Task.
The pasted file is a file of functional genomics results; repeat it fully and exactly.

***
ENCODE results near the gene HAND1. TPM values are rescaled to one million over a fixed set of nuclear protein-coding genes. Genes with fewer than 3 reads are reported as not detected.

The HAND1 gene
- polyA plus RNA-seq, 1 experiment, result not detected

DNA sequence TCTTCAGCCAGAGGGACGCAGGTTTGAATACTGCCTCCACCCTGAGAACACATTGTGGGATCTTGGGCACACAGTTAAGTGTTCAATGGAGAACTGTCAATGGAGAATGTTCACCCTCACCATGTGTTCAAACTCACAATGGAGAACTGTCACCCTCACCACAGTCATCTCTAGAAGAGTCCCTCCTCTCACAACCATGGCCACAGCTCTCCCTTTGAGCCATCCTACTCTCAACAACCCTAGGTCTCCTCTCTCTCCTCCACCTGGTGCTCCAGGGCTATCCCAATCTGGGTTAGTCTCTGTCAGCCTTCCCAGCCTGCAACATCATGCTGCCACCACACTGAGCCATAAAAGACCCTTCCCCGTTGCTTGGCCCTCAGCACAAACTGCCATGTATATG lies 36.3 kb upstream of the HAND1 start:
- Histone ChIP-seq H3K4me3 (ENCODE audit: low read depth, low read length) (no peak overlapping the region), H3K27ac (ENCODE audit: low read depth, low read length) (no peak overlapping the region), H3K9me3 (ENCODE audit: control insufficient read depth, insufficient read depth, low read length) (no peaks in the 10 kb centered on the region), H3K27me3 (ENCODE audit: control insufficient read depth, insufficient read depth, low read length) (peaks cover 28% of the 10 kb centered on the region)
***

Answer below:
ENCODE results near the gene HAND1. TPM values are rescaled to one million over a fixed set of nuclear protein-coding genes. Genes with fewer than 3 reads are reported as not detected.

The HAND1 gene
- polyA plus RNA-seq, 1 experiment, result not detected

DNA sequence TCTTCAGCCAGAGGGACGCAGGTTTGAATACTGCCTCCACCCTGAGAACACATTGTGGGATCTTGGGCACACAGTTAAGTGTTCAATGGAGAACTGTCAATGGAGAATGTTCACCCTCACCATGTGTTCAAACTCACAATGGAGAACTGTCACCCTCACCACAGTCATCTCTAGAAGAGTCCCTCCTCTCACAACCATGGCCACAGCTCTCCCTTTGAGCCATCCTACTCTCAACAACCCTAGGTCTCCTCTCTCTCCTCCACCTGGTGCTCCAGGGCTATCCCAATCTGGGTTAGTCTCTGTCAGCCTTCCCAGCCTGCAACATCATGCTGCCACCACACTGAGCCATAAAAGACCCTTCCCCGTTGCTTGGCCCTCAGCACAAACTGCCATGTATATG lies 36.3 kb upstream of the HAND1 start:
- Histone ChIP-seq H3K4me3 (ENCODE audit: low read depth, low read length) (no peak overlapping the region), H3K27ac (ENCODE audit: low read depth, low read length) (no peak overlapping the region), H3K9me3 (ENCODE audit: control insufficient read depth, insufficient read depth, low read length) (no peaks in the 10 kb centered on the region), H3K27me3 (ENCODE audit: control insufficient read depth, insufficient read depth, low read length) (peaks cover 28% of the 10 kb centered on the region)